Oracle Coherence is an in-memory data grid solution that allows customers to manage large amounts of work by tying multiple computers together, thus improving productivity and reliability. Even if one computer crashes, the rest of the system keeps running and no information is lost.
Vice President of Development
Location: Burlington, Massachusetts
Product: Oracle Coherence
Q: Why is Oracle Coherence innovative?
A: It helped to create a market, which is now pretty big and growing. In technical terms, it was the first software to do what's called dynamic partitioning in a shared-nothing architecture. It makes it possible to manage large amounts of work without any centralized coordinating computer, using peer-to-peer technology. It was also able to share the work and responsibility across those computers dynamically. As you add servers, it automatically adjusts to spread out some of the work to those new servers. If a server dies, it consolidates the work to the remaining servers so it's balanced; the servers equally share the work for the entire system.
Q: How is it unique?
A: It was the first product of its kind. It was quite successful and broadly adopted, and we have many large-scale production deployments of the software that use literally hundreds of servers working together. The biggest Web sites, the largest banking systems, run our software. It has the lead in the market because of its early innovation.
Q: How do you define innovation?
A: Innovation has two fundamental parts. The first is being able to listen, understand, and appreciate the problem someone is facing. The second is the creativity that comes from piecing together ideas and concepts in order to form a picture of a solution. In software, a lot of what we do is built on other people's ideas, or technology that has come before us. A lot of the creativity is recognizing, in the problems being presented to us, the patterns that represent the same types of problems solved by previous generations of technology. The problems and challenges are far more challenging and complex than the ones faced before. We're trying to take the entire library of what we've learned stretching back 50 years or more in software, looking at that library of solutions and seeing how to solve dramatically more complicated problems using combinations of simpler solutions that have already been constructed.
Q: What's the most innovative project or product you've ever worked on?
A: The problem domain we set out to address with Oracle Coherence was pretty dramatic. We encountered many companies facing the same set of challenges, almost all of which were driven by the massive scalability requirements that came from having to deliver applications over the internet to any number of end users. In a single software generation, we went from having systems that supported thousands of concurrent users to millions of concurrent users. The increase in demand within just a few years on applications developers and what they had to support was dramatic. At the same time, these applications were all new, being created mostly from scratch because the internet was an entirely new technology platform, and there were new languages like Java. The requirements were off the scale compared to what applications developers used to have to solve.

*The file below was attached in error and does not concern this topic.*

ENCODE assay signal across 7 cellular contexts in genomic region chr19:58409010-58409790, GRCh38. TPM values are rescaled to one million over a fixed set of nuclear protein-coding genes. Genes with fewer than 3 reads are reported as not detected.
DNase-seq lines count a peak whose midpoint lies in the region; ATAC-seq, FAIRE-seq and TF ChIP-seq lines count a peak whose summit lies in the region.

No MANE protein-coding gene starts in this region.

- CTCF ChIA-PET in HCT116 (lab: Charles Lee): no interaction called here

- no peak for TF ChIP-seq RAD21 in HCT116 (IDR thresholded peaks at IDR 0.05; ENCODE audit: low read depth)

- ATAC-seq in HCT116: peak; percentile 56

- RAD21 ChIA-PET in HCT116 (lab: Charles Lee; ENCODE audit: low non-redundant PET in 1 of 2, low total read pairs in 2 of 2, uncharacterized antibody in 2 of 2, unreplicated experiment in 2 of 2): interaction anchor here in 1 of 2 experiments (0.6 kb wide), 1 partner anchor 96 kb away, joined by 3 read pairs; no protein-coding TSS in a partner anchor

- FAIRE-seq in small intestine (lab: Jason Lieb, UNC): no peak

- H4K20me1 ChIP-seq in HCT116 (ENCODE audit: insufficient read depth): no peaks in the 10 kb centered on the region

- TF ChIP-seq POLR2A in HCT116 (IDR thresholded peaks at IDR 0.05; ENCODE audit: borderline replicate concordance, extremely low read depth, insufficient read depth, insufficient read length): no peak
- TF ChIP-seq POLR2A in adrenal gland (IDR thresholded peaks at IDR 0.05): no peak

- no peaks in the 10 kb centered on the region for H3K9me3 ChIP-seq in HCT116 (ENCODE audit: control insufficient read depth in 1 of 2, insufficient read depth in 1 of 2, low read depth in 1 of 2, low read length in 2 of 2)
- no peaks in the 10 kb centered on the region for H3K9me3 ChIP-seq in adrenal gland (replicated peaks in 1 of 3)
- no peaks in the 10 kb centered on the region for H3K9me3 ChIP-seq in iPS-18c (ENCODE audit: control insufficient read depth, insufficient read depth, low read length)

Q: What would you call the enemy of innovation?
A: The first is complacency. A lot of people are satisfied with what they have. If you can convince yourself you're satisfied, you'll stop looking for a better solution. The other is an inability to listen and appreciate the complexity of a problem. Everyone wants to believe they have the answer before the question even gets asked. People don't take the time to listen and appreciate the individual complexity of each customer's problem and the nuances of their environments.
Q: How does Oracle work with its customers to become more innovative?
A: We often work hand in hand with our customers, particularly those who bring problems that we haven't solved before. The result is that we can help those customers solve their problems, and at the same time define what we need to be doing in the next generation of our software to make sure we stay on the cutting edge. If we're not continuing to innovate, then over time, what we do becomes irrelevant. There is a need for continuous innovation. Even more importantly, if our customers don't trust us to solve their unique problems, we won't even have the opportunity to see what those problems are.
Q: What innovative technology are you excited about?
A: Some of the fun innovation going on in our industry right now is around language. We're seeing a lot of work both in the .NET area as well as the Java area in terms of new languages sitting on top of a virtual machine infrastructure. One of the most recent ones I'm investigating is a language called Scala, which is a way of providing functional programming on top of a Java Virtual Machine.